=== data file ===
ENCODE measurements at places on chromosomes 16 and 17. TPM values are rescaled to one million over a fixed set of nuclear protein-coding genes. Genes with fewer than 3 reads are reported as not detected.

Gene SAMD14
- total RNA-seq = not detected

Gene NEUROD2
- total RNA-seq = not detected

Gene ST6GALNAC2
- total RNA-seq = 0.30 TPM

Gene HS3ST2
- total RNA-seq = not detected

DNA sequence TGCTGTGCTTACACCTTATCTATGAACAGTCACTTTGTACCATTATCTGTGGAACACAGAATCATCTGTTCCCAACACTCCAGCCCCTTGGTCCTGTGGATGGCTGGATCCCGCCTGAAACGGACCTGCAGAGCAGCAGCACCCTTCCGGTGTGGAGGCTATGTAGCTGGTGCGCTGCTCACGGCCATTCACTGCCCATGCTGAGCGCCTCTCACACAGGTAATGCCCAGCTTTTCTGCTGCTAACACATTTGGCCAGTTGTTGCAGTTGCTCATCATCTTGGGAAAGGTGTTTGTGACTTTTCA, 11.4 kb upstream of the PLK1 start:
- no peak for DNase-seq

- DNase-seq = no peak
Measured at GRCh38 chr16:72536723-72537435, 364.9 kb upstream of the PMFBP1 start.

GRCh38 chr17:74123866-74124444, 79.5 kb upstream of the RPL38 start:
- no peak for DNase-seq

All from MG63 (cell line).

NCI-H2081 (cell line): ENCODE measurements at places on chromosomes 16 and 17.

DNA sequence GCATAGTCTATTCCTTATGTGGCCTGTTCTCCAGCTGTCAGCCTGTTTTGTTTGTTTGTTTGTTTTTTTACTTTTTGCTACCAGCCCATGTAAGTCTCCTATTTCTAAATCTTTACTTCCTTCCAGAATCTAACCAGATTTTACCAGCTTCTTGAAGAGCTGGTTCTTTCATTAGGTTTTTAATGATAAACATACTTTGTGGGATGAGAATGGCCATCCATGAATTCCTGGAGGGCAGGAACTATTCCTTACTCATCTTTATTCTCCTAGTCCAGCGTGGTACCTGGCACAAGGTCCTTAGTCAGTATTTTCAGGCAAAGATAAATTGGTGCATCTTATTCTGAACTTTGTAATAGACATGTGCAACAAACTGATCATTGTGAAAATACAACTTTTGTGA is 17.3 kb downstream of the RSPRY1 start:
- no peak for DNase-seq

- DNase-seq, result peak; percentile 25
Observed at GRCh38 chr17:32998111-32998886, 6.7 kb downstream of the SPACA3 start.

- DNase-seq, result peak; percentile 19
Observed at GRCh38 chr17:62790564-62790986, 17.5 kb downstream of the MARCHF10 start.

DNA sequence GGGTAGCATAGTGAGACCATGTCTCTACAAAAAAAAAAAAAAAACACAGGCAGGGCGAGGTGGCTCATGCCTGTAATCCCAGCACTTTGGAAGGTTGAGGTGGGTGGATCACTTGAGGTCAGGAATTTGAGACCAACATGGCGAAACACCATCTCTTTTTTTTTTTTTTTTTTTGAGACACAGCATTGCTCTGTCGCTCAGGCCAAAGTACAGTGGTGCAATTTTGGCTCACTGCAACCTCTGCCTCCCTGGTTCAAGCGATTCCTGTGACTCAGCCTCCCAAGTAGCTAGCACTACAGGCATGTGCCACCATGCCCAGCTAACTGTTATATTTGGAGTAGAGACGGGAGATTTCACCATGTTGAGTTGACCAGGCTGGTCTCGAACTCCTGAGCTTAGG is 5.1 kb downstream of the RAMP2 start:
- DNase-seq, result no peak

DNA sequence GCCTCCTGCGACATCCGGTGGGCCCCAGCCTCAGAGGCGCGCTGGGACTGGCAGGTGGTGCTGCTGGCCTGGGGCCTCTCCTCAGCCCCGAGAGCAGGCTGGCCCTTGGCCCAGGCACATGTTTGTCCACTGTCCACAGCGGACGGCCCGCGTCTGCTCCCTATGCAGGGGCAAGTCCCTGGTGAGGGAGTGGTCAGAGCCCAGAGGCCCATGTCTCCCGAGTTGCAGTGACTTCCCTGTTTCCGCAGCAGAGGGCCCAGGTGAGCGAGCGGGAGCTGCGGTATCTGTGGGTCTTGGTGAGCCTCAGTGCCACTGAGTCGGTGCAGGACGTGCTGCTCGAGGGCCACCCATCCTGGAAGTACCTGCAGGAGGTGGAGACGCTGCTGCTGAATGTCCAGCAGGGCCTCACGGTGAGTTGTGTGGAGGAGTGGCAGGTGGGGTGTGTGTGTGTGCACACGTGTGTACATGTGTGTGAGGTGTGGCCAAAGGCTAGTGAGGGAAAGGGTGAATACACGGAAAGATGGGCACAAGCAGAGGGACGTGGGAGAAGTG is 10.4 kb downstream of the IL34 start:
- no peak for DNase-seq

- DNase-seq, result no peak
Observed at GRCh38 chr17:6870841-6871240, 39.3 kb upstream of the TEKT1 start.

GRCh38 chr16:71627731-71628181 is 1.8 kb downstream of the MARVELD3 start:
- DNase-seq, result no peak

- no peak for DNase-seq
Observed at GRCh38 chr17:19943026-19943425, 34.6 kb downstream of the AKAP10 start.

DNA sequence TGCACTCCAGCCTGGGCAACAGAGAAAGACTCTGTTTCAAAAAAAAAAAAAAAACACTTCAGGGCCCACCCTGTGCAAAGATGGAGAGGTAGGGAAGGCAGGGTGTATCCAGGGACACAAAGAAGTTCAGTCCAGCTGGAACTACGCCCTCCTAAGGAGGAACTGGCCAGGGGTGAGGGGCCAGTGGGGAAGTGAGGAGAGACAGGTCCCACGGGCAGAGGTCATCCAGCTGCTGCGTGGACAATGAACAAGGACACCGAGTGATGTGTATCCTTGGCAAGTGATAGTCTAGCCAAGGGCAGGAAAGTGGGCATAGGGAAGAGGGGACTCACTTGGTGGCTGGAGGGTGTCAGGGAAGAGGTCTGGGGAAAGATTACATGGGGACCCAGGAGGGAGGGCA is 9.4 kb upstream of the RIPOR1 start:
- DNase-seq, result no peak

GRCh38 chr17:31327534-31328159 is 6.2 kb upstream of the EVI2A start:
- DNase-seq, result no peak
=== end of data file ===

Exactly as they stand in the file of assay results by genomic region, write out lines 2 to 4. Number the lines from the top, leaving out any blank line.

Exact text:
Gene SAMD14
- total RNA-seq = not detected

Gene NEUROD2